When Friends Become Strangers

It’s strange that people who used to know each other so well can become total strangers. That’s weird, isn’t it?

We spend hours and hours together, making each other laugh, drying each other’s tears, sharing the burden of boredom and waiting. Finding meaning together, letting go of trivialities together. And then, well, we’re not together anymore. Familiarity or circumstances cause us to drift apart.

Sometimes we try to keep it going, but it takes and equal effort. One person can’t carry a whole relationship. If you try, what you’re carrying becomes a one-sided dream. It’s only a matter of time before the other person wakes us up, pops that little bubble world we’ve created, points at that lifeless sketch we’ve drawn of them, saying, “That’s not me! This is me, now.”

Who are you? We might ask. Who is this person?

And then that’s that, it’s over. No more illusions of being a unit, a team. It’s OK as long as we don’t look back. Looking back, peace of mind is whisked away like Eurydice’s shade yanked back into the Underworld. Looking back helps to keep relationships alive, but only when everyone involved is looking back. If it’s only one, then we stand like Orpheus at the mouth of the cave, longing and alone. It’s not Eurydice that was sucked back into the Underworld, but the past. And it wasn’t Hades that took her away, it was the future.

We can’t live decent lives if we carry around the delusion that positive thinking and never giving up alone make things right. It doesn’t matter how much effort we put in if the other person isn’t willing to match it; it doesn’t matter how positive we are that we won’t get rained on if there are holes in the roof.

Time owns everything, it gives us everything and takes it all away. Time being dependent arising. All of the things that we usually give God credit for are owed to cause and effect, both directed and undirected. The forces that bring us together, that let us get to know each other, and fall in love are the same ones that pull us apart. It’s beautiful, enthralling, boring, hilarious, and tragic.

Detachment, in a Buddhist sense, isn’t apathy or clinging to solitude. It’s gathering attention, intention, action and perception onto a single ground so that we’re not consumed by the world. The way to do that is to no longer consume the world, but to let it flow unhindered, to admire the flower as it is rather than plucking it in order to keep it for oneself.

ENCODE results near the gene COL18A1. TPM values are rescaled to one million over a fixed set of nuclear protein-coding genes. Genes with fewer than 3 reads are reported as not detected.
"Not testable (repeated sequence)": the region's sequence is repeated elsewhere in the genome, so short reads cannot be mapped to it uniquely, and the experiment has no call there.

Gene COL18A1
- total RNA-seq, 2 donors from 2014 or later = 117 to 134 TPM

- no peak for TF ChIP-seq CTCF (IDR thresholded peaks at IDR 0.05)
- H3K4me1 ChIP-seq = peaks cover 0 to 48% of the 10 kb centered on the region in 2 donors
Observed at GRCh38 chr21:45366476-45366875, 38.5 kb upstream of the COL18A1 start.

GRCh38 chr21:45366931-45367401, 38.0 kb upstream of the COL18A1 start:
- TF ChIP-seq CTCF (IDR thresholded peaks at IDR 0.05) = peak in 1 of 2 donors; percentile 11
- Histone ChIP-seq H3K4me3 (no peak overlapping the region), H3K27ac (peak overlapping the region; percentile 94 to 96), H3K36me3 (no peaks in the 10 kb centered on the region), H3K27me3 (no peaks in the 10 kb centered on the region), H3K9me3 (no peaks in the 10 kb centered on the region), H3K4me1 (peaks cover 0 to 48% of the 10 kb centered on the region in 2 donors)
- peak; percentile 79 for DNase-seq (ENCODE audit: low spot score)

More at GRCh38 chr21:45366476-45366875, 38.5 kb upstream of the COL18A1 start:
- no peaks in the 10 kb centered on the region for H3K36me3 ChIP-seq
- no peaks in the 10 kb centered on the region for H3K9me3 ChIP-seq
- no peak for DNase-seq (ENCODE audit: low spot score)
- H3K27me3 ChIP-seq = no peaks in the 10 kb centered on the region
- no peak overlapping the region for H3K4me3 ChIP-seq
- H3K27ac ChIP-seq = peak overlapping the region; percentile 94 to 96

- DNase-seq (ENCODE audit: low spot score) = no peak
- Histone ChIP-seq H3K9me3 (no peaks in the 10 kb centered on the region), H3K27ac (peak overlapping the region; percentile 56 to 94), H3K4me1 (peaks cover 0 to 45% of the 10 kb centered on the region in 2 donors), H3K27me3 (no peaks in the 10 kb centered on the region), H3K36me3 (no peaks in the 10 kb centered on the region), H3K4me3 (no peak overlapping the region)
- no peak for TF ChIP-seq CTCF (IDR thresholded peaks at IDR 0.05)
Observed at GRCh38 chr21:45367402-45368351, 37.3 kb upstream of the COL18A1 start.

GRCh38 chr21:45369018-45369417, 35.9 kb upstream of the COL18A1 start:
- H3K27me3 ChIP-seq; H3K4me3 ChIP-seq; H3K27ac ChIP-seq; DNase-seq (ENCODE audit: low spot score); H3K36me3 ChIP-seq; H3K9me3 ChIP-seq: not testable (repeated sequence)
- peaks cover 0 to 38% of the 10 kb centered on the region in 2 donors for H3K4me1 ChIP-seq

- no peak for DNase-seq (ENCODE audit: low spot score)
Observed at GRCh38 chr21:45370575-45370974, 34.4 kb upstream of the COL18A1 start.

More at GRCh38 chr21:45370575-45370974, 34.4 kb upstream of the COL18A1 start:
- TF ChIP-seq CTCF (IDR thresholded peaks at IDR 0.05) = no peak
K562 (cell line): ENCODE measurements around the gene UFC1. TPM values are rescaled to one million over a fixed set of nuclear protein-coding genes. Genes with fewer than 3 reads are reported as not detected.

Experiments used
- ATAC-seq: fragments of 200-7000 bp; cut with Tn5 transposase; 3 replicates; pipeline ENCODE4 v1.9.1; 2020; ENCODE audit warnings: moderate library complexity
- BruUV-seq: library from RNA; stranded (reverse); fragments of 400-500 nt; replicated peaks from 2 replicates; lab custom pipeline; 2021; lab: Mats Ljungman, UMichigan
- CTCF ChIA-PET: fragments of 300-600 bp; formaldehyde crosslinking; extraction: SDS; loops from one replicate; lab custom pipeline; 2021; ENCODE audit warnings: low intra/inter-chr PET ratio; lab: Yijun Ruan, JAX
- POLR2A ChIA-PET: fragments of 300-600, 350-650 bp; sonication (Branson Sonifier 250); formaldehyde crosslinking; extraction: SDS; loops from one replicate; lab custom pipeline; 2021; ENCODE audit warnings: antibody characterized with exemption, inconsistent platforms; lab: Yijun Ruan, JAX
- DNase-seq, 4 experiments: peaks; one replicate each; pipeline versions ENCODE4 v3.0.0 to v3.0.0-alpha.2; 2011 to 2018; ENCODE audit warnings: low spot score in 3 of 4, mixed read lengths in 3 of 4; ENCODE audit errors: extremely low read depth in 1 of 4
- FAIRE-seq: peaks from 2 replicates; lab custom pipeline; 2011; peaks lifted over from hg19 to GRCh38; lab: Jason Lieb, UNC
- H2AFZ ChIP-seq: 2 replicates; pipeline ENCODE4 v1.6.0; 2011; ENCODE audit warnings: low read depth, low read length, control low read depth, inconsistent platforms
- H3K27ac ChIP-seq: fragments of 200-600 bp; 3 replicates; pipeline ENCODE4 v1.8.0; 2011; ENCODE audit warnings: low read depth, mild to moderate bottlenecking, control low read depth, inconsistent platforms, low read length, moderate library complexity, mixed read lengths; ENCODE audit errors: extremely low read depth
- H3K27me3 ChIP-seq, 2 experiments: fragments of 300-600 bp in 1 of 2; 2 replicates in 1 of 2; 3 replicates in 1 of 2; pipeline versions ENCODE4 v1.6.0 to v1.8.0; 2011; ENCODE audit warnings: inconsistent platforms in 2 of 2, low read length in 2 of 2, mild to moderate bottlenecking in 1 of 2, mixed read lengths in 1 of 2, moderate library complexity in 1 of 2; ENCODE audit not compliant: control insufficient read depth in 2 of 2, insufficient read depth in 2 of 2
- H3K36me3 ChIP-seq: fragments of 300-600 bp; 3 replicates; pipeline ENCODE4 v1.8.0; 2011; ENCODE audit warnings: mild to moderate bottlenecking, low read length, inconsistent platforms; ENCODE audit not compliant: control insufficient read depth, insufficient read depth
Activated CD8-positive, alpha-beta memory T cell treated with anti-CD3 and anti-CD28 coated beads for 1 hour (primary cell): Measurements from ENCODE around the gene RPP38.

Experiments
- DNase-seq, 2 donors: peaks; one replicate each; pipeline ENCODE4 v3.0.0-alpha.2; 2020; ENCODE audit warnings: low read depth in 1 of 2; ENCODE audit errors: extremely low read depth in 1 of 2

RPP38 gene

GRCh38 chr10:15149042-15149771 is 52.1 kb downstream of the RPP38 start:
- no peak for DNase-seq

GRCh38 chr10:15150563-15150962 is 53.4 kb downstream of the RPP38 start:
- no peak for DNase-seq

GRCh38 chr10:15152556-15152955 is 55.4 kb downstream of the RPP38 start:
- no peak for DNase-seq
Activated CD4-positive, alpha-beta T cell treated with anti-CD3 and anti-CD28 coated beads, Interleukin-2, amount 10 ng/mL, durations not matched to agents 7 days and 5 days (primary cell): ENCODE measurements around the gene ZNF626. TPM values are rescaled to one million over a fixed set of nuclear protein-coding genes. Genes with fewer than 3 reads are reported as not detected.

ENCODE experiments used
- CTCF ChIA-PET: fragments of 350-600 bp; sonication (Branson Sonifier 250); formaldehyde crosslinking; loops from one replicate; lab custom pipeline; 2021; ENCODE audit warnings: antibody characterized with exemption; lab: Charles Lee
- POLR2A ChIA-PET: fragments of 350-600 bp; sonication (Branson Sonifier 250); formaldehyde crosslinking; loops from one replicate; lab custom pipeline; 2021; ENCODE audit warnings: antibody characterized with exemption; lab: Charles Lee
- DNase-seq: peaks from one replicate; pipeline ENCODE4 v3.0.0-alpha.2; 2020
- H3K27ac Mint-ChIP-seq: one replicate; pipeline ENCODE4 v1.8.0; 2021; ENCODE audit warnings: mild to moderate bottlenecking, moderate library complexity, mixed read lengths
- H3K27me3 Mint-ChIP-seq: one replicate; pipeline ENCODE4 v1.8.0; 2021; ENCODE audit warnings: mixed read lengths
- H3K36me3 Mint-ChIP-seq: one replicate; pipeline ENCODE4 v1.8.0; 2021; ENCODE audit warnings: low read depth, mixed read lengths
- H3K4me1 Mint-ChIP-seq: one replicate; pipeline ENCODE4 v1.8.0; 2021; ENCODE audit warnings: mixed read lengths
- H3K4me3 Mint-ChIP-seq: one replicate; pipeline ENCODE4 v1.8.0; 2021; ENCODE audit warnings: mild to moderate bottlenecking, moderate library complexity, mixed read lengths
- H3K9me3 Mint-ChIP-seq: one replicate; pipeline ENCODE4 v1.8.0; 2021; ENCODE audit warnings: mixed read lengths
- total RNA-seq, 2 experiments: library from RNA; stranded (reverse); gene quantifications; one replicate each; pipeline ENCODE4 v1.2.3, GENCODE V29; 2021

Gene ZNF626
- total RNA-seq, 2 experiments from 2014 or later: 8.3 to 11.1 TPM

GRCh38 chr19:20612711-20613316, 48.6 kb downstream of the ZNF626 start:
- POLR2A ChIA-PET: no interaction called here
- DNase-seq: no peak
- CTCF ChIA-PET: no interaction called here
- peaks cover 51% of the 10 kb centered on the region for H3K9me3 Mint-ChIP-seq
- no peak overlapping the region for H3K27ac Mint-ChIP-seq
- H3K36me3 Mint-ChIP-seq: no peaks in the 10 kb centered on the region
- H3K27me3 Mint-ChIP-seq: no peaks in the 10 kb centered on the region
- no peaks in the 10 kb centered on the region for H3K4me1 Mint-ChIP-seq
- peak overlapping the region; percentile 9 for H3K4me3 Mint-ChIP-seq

That’s the only real difference between a liberated mind and an incarcerated mind: the liberated mind isn’t imprisoned by the need to pluck and keep things. That means it doesn’t suffer the flower’s rapid post-plucking decay.

The second we grasp onto something as ours, it begins to die because we’re only grasping a still image of it. The more the thing we’re grasping onto conflicts with that image, the more we suffer and cause suffering. But if we don’t grasp, if we can just sit with the flower as it is, we can let it change. We can let it grow into something other than itself, eventually back into the soil to help provide nourishment for other flowers.

With this mind set, if someone we love no longer loves us, then they can go on their way. Because if we still love them, but they don’t love us, then we’re loving a version of them that no longer exists. We’re clinging to that wilting flower in a plastic vase, blind to the fresh field that’s growing before our eyes.

Is it OK to mourn the loss of the loved one? There’s no such thing as OK and not OK. Those are just concepts. At the seat of the mind, from the root of the Bodhi Tree, everything flowers. There is sadness, there are tears, but whose are they? Abiding in open space, the self is at rest, but that’s the only thing that is.

Never think that non-attachment will eliminate all sadness, it just makes it into nothing personal. In the end, it’s the same thing.

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